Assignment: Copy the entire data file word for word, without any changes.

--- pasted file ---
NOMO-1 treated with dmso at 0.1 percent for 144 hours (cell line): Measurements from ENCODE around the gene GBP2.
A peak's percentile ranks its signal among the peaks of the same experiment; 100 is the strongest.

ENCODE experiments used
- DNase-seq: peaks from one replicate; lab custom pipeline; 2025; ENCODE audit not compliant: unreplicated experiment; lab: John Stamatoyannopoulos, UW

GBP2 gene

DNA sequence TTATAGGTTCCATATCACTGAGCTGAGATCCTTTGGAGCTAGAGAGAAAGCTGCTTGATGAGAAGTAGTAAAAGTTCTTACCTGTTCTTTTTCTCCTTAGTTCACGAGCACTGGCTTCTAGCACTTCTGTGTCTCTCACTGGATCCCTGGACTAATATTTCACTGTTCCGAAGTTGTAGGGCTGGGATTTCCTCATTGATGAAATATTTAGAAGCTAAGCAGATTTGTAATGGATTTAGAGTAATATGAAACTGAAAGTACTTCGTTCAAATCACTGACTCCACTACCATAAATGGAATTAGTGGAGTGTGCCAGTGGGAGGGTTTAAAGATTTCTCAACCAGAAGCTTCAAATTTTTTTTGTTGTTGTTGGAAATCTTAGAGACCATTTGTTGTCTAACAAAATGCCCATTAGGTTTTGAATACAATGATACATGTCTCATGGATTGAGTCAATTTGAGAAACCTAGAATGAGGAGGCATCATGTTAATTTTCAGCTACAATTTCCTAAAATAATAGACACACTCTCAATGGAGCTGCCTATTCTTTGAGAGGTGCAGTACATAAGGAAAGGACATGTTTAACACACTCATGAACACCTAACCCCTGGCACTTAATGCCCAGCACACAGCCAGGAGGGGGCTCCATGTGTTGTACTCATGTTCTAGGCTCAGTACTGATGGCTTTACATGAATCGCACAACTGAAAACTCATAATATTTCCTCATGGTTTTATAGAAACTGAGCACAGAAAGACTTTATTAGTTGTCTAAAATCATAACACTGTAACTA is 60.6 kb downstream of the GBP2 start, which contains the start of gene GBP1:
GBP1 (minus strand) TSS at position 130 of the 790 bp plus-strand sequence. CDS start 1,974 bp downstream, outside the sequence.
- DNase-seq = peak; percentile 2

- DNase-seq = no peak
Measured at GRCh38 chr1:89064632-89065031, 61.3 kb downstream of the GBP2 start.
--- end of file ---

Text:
NOMO-1 treated with dmso at 0.1 percent for 144 hours (cell line): Measurements from ENCODE around the gene GBP2.
A peak's percentile ranks its signal among the peaks of the same experiment; 100 is the strongest.

ENCODE experiments used
- DNase-seq: peaks from one replicate; lab custom pipeline; 2025; ENCODE audit not compliant: unreplicated experiment; lab: John Stamatoyannopoulos, UW

GBP2 gene

DNA sequence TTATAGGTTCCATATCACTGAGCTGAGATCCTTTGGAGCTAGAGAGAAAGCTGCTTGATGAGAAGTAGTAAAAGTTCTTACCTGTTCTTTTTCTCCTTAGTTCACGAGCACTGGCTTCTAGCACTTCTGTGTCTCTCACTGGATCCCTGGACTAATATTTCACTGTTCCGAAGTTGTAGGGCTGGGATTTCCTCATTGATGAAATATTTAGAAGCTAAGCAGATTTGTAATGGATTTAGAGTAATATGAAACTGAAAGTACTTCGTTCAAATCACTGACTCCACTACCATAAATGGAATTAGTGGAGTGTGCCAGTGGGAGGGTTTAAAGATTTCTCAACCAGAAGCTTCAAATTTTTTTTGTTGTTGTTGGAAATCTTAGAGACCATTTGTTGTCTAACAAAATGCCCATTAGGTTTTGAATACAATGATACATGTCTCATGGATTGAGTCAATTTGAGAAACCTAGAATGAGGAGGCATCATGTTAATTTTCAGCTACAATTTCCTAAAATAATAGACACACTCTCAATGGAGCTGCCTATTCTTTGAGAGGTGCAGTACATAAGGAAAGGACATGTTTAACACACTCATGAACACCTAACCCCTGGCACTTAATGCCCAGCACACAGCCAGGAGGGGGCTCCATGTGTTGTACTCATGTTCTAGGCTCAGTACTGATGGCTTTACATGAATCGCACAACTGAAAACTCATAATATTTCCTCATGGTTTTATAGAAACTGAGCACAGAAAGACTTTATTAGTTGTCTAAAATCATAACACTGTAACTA is 60.6 kb downstream of the GBP2 start, which contains the start of gene GBP1:
GBP1 (minus strand) TSS at position 130 of the 790 bp plus-strand sequence. CDS start 1,974 bp downstream, outside the sequence.
- DNase-seq = peak; percentile 2

- DNase-seq = no peak
Measured at GRCh38 chr1:89064632-89065031, 61.3 kb downstream of the GBP2 start.